Flathead watershed needs help now
The 68th Session of the Montana Legislature recently concluded. While there have been some tacit wins for water quality, the Flathead Lakers see this as a glass-half-empty session.
In the initial months of the session, there were two excellent bills to address the increasingly dire situation related to septic leachate and its degradation of water quality. We would like to applaud both Representative Dave Fern and Senator Greg Hertz, legislators who represent constituents in the Flathead Watershed, for their sponsorship of these bills.
Senator Hertz’s bill, SB 383, required the DEQ to study septic systems. This would have provided much-needed impetus and funding to collect data integral to future decision-making and resource allocation. SB 383 would require DEQ to collect information on individual septic systems and prepare educational materials about septics to be disseminated to local governments, health boards and the general public. The bill would also require the DEQ to develop model rules for septic maintenance that local governments and health boards across Montana could use to evaluate septic systems for defects and to ultimately protect water quality.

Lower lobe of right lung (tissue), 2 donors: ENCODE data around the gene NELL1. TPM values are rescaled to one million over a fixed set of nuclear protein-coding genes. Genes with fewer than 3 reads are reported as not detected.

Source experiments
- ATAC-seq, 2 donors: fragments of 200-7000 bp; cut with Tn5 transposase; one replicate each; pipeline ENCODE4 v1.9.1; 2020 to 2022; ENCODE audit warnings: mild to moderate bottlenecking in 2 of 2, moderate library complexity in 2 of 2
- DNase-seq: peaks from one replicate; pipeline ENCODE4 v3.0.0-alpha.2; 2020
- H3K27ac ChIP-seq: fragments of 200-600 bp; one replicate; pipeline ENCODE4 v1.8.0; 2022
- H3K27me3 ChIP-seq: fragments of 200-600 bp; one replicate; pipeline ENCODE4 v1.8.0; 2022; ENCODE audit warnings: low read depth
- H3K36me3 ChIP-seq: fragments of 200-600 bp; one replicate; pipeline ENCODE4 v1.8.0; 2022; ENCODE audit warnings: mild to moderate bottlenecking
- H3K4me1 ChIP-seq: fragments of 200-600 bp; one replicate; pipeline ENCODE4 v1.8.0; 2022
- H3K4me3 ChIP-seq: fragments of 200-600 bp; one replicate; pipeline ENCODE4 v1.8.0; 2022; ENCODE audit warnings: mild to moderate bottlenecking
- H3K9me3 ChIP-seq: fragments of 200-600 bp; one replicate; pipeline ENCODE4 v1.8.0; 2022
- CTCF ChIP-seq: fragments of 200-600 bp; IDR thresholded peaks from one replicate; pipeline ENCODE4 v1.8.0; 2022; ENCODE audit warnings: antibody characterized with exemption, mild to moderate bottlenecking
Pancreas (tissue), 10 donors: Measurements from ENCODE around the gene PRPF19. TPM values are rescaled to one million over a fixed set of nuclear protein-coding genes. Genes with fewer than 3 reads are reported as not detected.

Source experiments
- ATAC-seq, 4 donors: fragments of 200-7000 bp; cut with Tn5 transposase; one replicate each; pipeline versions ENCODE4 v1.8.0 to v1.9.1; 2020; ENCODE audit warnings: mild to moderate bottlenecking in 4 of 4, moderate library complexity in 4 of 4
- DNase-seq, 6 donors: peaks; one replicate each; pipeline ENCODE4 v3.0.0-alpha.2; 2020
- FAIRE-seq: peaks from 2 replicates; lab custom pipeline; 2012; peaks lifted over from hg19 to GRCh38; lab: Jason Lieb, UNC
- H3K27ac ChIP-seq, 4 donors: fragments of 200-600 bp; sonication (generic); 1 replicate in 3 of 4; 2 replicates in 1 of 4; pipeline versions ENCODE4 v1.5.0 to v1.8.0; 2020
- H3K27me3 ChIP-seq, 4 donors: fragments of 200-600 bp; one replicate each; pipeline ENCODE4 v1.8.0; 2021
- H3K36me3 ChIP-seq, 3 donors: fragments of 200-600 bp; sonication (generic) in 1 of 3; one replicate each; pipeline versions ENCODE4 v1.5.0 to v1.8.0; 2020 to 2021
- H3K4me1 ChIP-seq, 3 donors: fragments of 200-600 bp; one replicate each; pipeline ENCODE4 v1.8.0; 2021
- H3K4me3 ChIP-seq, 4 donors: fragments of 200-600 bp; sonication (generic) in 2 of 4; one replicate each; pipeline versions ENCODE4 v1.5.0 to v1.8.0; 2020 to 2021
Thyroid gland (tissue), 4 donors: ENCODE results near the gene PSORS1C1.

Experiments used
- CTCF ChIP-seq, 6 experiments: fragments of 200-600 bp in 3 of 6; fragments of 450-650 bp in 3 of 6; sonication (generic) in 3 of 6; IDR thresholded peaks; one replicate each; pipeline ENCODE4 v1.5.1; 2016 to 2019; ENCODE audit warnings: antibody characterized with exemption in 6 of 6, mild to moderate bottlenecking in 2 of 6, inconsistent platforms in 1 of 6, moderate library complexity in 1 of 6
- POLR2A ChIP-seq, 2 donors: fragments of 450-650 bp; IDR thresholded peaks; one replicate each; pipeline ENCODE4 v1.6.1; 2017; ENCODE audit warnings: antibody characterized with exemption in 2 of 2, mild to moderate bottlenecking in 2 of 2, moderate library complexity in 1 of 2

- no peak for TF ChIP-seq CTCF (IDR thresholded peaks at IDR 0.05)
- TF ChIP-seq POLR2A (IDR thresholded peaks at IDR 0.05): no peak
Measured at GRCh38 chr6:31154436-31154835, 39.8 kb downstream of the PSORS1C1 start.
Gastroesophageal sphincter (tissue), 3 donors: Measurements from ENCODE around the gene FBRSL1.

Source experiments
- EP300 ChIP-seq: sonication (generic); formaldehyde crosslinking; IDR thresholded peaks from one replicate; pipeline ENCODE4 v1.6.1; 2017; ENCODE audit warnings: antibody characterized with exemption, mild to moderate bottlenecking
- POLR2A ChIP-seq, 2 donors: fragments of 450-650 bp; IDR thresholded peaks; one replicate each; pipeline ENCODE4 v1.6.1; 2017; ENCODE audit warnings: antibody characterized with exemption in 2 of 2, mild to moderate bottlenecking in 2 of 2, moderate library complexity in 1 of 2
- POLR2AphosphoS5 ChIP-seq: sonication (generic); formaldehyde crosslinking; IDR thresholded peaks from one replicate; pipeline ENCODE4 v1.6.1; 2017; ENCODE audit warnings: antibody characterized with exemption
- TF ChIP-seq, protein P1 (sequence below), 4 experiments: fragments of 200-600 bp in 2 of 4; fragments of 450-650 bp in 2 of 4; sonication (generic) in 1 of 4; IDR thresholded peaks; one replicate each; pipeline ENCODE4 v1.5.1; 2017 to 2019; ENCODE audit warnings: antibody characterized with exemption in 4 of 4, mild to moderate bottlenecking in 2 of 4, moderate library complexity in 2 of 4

Currently, local counties keep this data on file, but consistency varies widely. This bill would create a central database and state-wide model for septic evaluation. The goal of the bill was to provide septic education – not penalization – in order to protect water quality.
Representative Fern’s bill, HB 415, would provide septic system disclosure in real estate transactions. Many newcomers, especially to the Flathead, are first-time rural residents and are unaware they are purchasing a property with a septic system, much less how to properly maintain and service it. The bill would have also provided for septic system education to increase public understanding of septic system maintenance.
Unfortunately, both of these bills were tabled in the first half of the legislative session, and did not make it out of committee.
Nowhere is this issue more important right now than in the Flathead Valley and Flathead Lake. The immense pressures of growth on a system intended for small-scale infrastructure are creating major problems. These concerns include, but are not limited to, septic maintenance and backup issues in homes, drainfield malfunction, and a scarcity of locations to spread septage (biosolids from septic tanks).
All of this leads to – crassly put – more poop in our waterways. This issue is more urgent than ever: the septage and biosolids facility currently being considered by the Flathead County Commissioners was needed 10 years ago.
The Flathead watershed – where we swim, fish, and get our drinking water – cannot wait another two years for septic system legislation. We urge commissioners from both Flathead and Lake counties, and our area legislators, to implement solutions targeting septic system maintenance and replacement; expansion of access to public sewer systems; and water quality testing – all to ensure we do not further endanger the place we all love.
Executive Director, Flathead Lakers